Essay about Discussing the Need to Reform the No Child Left Behind Act

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Some of the salient points of the NCLB are the way in which the act is presented and handled. NCLB approach has a set standard for managing schools that are progressing poorly with education. The inferences for the results seem like they are very incomplete and only hurting the student during the reforming of the failure. John points out the invaluable time spent on teaching to the test, therefore we are not teaching the right educational information to the students. Another problem of negative issues outweighing the positive issues is quite a turning point of discussion for the reform of the act. The NCLB is all circumventing the standard testing of the reading, writing and math areas of education. How about the student that …show more content…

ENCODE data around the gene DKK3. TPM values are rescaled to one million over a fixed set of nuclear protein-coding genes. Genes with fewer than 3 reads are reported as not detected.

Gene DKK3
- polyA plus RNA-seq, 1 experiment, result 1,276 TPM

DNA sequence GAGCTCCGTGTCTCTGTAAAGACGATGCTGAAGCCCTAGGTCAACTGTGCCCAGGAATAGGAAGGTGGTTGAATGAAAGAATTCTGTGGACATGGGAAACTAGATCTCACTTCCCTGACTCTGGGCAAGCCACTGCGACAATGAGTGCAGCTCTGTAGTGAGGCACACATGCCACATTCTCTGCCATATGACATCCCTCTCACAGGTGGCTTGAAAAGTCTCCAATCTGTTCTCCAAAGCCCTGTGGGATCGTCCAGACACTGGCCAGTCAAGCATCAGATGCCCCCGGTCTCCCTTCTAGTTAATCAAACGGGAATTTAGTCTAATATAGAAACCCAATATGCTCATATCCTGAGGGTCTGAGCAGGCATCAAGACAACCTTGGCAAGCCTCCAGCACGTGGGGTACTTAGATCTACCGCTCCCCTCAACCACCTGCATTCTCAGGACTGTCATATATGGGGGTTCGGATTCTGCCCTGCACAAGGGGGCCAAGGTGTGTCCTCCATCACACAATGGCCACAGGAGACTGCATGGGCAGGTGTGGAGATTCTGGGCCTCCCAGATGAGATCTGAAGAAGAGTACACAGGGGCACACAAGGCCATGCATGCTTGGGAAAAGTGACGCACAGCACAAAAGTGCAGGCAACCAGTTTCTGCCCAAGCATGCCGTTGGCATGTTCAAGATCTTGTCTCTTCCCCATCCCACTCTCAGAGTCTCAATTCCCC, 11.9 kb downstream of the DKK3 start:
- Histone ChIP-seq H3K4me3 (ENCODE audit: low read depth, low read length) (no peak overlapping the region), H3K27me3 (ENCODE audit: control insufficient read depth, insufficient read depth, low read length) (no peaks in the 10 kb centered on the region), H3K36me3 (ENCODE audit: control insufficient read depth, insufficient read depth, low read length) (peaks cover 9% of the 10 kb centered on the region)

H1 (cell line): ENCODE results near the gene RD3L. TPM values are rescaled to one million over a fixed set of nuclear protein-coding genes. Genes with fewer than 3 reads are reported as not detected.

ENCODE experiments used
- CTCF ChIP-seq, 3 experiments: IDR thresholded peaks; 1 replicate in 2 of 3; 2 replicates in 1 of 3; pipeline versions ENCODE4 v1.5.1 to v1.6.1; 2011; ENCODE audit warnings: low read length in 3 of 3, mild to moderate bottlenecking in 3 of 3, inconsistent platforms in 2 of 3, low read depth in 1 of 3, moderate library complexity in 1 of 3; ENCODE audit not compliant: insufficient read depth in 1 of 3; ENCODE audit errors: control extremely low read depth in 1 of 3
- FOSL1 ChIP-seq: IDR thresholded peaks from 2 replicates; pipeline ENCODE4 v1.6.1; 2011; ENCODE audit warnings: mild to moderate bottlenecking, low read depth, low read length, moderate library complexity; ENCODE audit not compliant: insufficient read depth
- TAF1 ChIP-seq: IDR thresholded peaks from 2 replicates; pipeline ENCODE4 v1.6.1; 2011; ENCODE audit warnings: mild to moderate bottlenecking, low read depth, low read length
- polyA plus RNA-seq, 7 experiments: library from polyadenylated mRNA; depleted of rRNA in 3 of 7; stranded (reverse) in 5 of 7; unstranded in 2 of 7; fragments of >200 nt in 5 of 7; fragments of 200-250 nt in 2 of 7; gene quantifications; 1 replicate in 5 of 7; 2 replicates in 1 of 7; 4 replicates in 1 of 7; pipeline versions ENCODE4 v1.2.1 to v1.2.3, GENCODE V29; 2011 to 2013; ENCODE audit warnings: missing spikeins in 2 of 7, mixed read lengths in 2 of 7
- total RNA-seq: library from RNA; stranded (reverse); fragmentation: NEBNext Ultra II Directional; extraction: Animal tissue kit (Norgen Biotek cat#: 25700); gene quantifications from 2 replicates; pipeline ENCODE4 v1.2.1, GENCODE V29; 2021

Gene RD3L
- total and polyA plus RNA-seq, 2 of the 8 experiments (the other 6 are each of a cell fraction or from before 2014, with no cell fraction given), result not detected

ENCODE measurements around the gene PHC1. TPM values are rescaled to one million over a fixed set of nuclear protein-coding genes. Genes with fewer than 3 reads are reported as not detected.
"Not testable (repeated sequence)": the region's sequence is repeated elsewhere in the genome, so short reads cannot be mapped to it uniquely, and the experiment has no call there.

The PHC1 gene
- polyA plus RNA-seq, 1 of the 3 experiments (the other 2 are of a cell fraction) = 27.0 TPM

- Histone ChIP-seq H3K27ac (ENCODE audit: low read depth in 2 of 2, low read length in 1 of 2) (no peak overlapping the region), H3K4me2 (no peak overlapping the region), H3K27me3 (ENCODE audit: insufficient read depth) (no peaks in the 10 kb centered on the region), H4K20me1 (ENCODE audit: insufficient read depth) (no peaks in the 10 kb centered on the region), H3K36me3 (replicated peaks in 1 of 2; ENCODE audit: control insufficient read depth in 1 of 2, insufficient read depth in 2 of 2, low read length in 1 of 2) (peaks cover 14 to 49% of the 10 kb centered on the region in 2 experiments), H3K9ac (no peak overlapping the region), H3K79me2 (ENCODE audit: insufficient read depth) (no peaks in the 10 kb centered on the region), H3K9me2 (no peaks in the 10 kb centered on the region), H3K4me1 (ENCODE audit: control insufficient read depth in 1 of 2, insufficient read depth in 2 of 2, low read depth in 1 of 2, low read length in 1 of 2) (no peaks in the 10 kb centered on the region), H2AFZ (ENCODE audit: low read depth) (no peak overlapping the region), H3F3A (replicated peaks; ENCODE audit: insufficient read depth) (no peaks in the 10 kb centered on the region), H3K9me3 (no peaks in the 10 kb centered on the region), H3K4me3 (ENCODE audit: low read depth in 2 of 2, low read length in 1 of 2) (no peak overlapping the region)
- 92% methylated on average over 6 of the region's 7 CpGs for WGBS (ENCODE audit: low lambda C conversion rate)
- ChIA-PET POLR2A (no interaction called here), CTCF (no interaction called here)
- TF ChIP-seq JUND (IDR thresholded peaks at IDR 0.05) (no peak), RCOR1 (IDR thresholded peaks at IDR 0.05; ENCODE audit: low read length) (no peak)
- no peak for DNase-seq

This type of influx can affect the classroom of students in a huge way. Increase or decrease in class size, with or without the proper aides to help with the education and management of the students with disabilities is prevalent. More funds being directed to the student tutoring problem is ok, but why can’t the teachers who are qualified to handle them, be the facilitator of the tutor programs. Who are we hurting when we cut the funds in the end? Are we hurting the administration, educators or students? The educator becomes more frustrated in that in turn affects the learning community for the student. The student, whether it be the general or the minority student is going to be the ones that suffer through. The presentation of the information in John’s scenario was very true and very critical. While there is a need for reform, there should be some major issues addressed. The testing labels the students, giving a negative presentation. Educators feel that the expectations and testing should be more based on the resources available to the specific schools. If a low income school has fewer resources available, why should the tests be consistent with the wealthy schools? He wants to see a more unified testing; a more comprehensive view of progress over time would be more realistic than a test given at one point in time. (Grevas, 2009).

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